The problem with fenfluramine was that the drug also had an effect on similar, related receptors in the body that induced the heart valve damage.

Arena has chemically engineered lorcaserin to be much more specific so that it targets only the serotonin receptor controlling satiety while not affecting related receptors that might trigger heart damage.

To date, lorcaserin has a clean safety record, with no evidence that it is causing the kind of heart valve damage attributed to its chemical cousin fenfluramine. Yet, doubts persist, which is why the safety data from the lorcaserin phase III studies are more important than how much weight loss the drug induces in patients. The effect the drug has on the heart, as well as effects to the central nervous system, will be scrutinized closely.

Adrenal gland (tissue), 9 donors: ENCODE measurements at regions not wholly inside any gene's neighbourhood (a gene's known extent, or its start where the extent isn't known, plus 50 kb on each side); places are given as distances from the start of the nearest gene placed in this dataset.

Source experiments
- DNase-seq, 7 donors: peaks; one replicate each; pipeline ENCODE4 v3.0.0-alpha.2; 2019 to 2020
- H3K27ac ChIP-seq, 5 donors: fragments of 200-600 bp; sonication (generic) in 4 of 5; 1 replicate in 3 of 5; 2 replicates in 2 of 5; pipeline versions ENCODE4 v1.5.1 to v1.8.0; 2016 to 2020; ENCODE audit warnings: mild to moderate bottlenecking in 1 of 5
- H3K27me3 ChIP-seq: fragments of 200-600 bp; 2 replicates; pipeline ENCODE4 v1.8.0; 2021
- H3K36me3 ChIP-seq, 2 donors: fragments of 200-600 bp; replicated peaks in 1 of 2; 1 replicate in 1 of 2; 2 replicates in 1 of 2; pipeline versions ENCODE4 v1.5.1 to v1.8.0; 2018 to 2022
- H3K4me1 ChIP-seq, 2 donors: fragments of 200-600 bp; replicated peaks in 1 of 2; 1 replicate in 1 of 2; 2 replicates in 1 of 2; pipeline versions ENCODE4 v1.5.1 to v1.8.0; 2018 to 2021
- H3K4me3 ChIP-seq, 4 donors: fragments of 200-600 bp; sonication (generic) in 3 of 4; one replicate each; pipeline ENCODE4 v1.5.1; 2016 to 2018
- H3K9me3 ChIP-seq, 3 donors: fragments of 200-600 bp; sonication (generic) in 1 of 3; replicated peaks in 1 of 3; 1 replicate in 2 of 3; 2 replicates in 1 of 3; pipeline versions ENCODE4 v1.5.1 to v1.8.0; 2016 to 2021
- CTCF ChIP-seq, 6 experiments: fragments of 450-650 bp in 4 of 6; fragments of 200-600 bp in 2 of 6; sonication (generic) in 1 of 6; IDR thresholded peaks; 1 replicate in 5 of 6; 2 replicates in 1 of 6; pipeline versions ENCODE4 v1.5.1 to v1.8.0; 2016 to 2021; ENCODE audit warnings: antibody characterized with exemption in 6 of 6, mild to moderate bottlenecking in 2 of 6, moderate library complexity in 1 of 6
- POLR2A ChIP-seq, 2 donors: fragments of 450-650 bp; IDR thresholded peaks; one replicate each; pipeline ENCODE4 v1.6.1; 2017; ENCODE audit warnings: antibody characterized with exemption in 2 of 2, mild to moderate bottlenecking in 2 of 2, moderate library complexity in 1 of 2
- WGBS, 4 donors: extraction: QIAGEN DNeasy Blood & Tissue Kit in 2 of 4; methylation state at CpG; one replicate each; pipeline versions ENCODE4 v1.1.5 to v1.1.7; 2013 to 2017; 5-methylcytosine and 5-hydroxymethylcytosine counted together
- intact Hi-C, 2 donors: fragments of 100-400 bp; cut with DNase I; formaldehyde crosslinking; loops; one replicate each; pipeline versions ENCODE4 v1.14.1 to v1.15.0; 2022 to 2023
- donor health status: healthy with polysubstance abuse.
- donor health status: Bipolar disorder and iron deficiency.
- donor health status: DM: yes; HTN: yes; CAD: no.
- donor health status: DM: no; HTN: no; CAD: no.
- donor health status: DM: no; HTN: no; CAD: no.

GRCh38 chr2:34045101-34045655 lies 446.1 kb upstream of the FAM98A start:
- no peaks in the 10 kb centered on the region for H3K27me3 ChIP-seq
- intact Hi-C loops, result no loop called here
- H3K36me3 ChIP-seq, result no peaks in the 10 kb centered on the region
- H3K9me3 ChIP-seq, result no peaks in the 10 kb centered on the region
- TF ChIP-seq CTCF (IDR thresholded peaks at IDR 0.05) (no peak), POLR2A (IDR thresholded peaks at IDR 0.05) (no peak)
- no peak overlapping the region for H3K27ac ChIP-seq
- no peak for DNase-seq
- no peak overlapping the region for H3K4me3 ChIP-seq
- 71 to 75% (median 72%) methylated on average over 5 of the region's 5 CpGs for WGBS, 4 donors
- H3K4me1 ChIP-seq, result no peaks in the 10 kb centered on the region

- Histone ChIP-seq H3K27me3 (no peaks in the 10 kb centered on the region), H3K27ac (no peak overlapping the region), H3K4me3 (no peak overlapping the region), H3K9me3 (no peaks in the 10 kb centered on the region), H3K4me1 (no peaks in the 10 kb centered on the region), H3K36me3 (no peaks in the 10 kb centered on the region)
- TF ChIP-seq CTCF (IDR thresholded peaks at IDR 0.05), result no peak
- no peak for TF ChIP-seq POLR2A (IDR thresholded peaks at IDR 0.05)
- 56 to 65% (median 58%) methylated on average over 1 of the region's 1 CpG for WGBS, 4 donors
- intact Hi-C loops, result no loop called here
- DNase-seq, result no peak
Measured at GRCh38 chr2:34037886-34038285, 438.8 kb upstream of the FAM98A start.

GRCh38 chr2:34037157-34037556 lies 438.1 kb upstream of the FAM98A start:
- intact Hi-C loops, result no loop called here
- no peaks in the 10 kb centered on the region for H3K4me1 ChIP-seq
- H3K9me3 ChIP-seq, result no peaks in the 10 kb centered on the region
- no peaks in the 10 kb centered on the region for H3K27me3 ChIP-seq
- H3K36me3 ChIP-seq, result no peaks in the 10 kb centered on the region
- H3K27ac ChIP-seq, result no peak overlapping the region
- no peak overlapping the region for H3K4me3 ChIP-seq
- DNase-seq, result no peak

If lorcaserin's safety profile isn't clean, the drug - and Arena -- could be in big trouble.

Arena's first phase III study -- dubbed BLOOM -- enrolled 3,181 patients and randomized them to receive lorcaserin or a placebo for two years of treatment. The primary goal of the study is to determine if lorcaserin can induce greater weight loss than placebo, measured as the percentage of body weight lost after two years.

All patients in the BLOOM study also undergo a moderate diet and exercise program, so it's expected that patients taking the dummy pill will likely lose between 1.5% and 2.5% of their body weight.